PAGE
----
Phishing is the name by which cyber attacks are called which could arrive via Email but also by other messaging systems. Apple users are targeted by cyber criminals who send e-mails and messages by sending messages that appear to come from real companies in order to steal login credentials to user accounts, for example by providing access to their Apple ID to attackers.
The attack methods evolve constantly and if at one time it was easy to recognize patently false messages, now the attacks are better conceived and exploit marketing techniques to deceive even experienced users.
How to protect yourself?
Scammers use phishing and various “social engineering” techniques to try to trick the user into revealing personal information, such as an Apple ID password or credit card information. It can happen via email, phone, text message or notifications that appear when we surf the web.
Scammers often use messages and notifications designed to appear to come from a company or a trustworthy person to try to trick us into sharing passwords, credit card information or other information. Phishing can come in the form of email, text message, a web page but also a phone call.
Signals that we are dealing with a phishing attempt
There are common signs of a possible phishing attempt:
- The sender’s email address does not match the name of the company from which it appears to be.
- The message was sent to an email address or phone number different from the one you provided to that company.
- A link seems to be reliable, but it guides us to a site whose URL does not match the company’s website address.
- The message begins with a generic greeting, for example “esteemed client”; in general, a company that contacts us for legitimate purposes uses our name in the emails we send.
- The message appears very different from the others received from the same company.
- The message requires personal information, such as credit card information or an account password.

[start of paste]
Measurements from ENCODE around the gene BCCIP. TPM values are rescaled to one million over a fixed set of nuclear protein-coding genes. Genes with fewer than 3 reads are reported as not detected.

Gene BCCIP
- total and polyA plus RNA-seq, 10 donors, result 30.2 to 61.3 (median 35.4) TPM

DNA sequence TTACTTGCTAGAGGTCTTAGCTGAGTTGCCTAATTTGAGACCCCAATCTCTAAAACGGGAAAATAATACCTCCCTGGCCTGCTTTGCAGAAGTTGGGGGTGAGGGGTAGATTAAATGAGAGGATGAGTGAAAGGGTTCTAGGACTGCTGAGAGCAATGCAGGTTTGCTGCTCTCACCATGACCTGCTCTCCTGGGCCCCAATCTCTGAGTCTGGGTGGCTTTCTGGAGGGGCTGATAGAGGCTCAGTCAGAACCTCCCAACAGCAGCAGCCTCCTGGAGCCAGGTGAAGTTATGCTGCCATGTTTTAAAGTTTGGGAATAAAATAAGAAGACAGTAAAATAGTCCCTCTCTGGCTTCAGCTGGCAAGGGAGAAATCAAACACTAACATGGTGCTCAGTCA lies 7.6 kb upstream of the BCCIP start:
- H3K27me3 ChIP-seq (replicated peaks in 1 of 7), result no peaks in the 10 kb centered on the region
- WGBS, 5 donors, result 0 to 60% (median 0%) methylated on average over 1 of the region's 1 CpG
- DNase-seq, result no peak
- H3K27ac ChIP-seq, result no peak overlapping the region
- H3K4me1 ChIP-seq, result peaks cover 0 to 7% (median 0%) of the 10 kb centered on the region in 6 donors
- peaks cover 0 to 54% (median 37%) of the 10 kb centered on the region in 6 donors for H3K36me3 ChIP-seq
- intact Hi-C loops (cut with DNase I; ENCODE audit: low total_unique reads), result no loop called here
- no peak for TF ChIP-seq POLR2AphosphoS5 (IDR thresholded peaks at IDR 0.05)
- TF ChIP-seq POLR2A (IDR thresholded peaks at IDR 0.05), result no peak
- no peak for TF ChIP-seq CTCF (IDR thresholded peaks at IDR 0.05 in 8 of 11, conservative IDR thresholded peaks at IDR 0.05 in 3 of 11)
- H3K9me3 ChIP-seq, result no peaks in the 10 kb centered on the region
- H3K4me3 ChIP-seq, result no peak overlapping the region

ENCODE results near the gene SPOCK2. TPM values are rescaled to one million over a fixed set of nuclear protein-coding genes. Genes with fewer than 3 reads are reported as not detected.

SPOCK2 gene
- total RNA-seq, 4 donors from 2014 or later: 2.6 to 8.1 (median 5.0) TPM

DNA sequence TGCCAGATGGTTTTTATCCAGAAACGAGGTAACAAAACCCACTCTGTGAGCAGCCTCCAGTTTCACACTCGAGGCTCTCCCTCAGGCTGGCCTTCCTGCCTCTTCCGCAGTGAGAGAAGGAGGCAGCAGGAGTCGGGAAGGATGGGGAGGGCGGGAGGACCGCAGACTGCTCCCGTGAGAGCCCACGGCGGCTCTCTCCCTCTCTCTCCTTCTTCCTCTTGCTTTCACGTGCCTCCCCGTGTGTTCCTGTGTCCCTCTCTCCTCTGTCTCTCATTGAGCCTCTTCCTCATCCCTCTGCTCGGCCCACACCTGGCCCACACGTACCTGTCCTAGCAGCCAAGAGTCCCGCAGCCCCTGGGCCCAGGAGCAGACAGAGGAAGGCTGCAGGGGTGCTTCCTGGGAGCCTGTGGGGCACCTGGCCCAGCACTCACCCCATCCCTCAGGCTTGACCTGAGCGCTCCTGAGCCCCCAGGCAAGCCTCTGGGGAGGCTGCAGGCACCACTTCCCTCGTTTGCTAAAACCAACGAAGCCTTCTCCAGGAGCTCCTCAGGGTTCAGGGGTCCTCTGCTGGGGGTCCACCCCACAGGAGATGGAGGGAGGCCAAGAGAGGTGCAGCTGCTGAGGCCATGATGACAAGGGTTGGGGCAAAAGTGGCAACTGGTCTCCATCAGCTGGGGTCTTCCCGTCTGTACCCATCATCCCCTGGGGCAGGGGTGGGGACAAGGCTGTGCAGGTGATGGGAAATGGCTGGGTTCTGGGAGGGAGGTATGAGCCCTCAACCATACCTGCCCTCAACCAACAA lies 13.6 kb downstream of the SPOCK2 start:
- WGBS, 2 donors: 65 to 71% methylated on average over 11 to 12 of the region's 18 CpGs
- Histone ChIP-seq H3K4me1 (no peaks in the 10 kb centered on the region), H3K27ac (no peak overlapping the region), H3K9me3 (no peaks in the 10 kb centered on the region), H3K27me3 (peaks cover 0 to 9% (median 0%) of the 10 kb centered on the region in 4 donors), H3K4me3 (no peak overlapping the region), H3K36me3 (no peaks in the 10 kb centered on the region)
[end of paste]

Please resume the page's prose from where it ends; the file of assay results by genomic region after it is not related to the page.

- The message is an unsolicited message and contains an attachment.
- The call is an unsolicited call and the caller claims to be an Apple employee or service provider. Callers could use flattery, threats or high-ranking friendships to push you to provide them with information or money.
What to do
Never provide information about your personal account, including your Apple ID password, credit card information or other personal information, by email or text message and use extreme caution when opening links in messages or sharing information on the phone. At our limit, we visit the company website directly or call ourselves.
- With the Apple ID it is advisable to activate two-factor authentication; in this way the password alone will not be sufficient to access the account.
- It is essential to use a secure password, keep an eye on notifications related to your Apple ID and keep your contact information always safe and up to date.
- Never share temporary verification codes with anyone, which Apple uses to verify our identity.
- Do not click on links in emails or text messages and do not reply to such messages without checking the sender. In case of doubt, go to the site of the company in question, find contact information and report the problem directly.
- Do not click on the links or buttons of a website without ensuring that the address (URL) of the company website appears to be correct; (on the Mac, you can move the mouse pointer over the link to view the URL in the status bar. If you can’t see the status bar in Safari, you have to choose “Show status bar” from the “View” menu; On the iOS device, just touch and hold the link).
- Do not open or save attachments from unknown senders. If you receive an attachment you did not expect, contact the company to check the contents.
- If we are not sure of the origin of a browser pop-up window, we avoid clicking on the links or buttons in the window.
- Always verify the identity of the caller before providing sensitive information on the phone. If we receive an unsolicited call from someone who claims to call on behalf of Apple, hang up and contact the company directly.
Report phishing attempts and other suspicious messages to Apple
- To report a suspicious email, you must forward the message to Apple with the complete header information. In MacOS Mail, just select the message and choose “Forward as attachment” from the Message menu. These email addresses are monitored by Apple.
- If we receive a phishing email designed to appear to be from Apple, we need to redirect it to: [email protected]
- To report spam or other suspicious emails we receive in the iCloud.com, me.com or mac.com inbox , you must send them to [email protected]
- To report spam or other suspicious messages we receive through iMessage, we need to send them to [email protected]